HUL made a claim that in light of the World Health Organization’s guidelines to use soap and water for regular hand washing, the Dettol ad allegedly creates a scare and falsely propagates that soaps are ineffective. The plaint said –

        • [Guest Post] Appeals to the Appointed Person in the UK – the unappealing truth

          The odds are not good. In the first two months of 2020 there have been 21 published decisions from the Appointed Person in the UK – that compares with just over 40 in the whole of 2019. However of those 21 appeals only three were successful and only one actually resulted in a material change to the first instance outcome.

          Decisions made by the UK IPO can be appealed to the Appointed Person or to the court. Appointed Persons are senior lawyers who are expert in IP law and this appeal route is an attractive option in many cases as it offers a high quality at low cost compared with the court, but it should be noted that the decision of the Appointed Person is final – there is no further appeal from a decision of the Appointed Person – in contrast a decision from the court can be appealed further.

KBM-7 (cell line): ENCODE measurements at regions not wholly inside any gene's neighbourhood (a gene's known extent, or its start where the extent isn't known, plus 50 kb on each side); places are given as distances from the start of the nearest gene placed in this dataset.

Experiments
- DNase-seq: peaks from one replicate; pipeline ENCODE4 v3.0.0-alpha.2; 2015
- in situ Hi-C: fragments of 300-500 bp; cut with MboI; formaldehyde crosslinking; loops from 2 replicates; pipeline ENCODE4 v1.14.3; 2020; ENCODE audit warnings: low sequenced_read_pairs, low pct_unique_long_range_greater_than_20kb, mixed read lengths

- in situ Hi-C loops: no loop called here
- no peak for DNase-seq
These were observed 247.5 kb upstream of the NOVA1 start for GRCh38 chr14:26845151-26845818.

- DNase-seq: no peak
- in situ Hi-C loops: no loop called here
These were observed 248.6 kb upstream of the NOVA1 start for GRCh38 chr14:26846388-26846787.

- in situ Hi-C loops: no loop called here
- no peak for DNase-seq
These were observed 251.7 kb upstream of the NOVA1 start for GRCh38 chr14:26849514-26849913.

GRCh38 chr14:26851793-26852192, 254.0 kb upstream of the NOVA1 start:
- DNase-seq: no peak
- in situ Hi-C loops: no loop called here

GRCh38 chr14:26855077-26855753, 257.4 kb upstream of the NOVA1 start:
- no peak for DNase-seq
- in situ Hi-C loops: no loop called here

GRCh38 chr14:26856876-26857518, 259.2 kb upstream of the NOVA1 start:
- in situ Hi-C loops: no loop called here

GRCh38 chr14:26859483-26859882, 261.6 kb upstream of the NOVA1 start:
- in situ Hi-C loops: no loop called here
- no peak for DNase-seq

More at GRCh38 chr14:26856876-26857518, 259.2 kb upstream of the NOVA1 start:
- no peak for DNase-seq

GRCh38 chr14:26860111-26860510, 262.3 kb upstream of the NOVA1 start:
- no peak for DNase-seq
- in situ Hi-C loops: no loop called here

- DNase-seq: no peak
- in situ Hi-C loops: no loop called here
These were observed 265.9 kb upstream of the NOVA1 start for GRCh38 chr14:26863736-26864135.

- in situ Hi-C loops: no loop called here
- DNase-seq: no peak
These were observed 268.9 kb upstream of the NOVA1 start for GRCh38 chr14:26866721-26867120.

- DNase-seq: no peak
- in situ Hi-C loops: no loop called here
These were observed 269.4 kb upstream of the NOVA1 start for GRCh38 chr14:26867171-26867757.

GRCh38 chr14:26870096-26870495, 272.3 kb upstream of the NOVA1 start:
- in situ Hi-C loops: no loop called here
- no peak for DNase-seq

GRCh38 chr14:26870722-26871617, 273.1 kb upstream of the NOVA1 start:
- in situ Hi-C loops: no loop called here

There are two main reasons why so many appeals are unsuccessful. First, the quality of decision making by the UK IPO at first instance is very high and, second, many appellants appear to misunderstand the standard of the appeal process.

        • USE OF A TRADEMARK ON THE INTERNET WITHIN THE TERRITORY OF UKRAINE

          Ukrainian legislation does not contain specific provisions that allow to distinguish which manners of use of a trademark on the Internet constitute the use in the territory of Ukraine, especially when use of a trademark in the virtual environment is concerned.

          The criteria of such use can be inferred, to a greater or lesser extent, from judicial practice and from the “Joint Recommendation Concerning Provisions on the Protection of Marks, and Other Industrial Property Rights in Signs, on the Internet” adopted by the WIPO in 2001.